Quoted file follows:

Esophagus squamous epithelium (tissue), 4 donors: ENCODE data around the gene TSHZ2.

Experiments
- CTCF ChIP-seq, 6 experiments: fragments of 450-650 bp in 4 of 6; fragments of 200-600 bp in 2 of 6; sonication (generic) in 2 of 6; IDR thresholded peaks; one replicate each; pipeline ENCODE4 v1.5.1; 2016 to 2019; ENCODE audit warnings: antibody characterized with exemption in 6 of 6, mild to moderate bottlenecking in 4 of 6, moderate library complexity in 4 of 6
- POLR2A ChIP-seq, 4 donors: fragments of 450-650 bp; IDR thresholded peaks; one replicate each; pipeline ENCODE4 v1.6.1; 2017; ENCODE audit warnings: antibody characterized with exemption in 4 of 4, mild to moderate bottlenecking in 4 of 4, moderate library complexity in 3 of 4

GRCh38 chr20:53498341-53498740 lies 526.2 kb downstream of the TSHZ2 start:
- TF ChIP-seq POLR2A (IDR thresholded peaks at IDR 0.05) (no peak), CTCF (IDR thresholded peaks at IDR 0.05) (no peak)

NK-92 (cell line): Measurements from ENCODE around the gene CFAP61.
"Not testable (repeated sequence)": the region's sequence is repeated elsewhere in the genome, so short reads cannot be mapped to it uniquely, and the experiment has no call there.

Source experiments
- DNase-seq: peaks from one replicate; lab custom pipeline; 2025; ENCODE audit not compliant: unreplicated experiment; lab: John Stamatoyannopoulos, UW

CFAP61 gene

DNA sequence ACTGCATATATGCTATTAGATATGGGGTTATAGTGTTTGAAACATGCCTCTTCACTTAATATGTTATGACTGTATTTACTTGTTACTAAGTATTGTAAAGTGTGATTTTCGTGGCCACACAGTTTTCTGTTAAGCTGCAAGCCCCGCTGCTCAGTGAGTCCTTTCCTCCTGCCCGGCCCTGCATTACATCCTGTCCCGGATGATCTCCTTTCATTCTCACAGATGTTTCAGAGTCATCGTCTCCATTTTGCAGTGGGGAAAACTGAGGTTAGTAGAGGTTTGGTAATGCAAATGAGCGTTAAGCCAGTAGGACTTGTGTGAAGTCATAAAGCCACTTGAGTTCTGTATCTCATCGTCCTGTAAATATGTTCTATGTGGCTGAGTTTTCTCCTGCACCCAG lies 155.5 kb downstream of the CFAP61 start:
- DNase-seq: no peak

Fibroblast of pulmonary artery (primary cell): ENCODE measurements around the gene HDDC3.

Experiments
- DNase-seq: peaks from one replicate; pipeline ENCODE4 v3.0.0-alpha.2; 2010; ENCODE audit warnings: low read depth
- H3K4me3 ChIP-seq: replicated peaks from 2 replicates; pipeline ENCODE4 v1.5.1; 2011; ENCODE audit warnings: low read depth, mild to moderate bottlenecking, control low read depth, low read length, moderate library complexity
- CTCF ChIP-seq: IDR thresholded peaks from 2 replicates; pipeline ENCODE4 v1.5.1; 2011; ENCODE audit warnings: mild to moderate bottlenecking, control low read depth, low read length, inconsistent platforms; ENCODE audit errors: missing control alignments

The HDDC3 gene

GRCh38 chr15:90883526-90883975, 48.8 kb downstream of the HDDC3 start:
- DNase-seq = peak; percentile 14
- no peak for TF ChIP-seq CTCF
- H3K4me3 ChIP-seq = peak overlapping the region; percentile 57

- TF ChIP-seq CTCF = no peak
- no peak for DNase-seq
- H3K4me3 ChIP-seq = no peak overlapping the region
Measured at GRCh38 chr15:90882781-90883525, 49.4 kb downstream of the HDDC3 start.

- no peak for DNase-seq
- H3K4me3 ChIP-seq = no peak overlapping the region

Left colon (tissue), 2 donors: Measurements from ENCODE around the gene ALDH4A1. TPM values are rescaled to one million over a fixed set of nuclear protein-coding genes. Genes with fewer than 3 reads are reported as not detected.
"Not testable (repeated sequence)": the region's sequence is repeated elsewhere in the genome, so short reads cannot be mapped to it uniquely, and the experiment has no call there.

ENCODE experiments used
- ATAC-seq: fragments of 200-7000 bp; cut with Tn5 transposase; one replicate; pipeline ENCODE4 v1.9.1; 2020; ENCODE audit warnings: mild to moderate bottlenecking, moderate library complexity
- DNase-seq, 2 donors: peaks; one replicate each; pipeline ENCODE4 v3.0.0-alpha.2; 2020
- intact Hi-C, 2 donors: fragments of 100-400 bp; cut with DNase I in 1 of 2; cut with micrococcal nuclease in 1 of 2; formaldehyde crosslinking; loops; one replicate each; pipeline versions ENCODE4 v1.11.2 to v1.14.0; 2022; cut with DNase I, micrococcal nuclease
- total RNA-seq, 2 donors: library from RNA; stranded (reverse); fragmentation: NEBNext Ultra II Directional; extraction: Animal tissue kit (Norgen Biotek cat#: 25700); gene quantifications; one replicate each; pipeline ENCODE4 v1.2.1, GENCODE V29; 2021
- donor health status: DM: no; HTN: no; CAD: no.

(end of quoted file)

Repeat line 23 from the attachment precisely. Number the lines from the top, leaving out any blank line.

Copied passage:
- H3K4me3 ChIP-seq = peak overlapping the region; percentile 57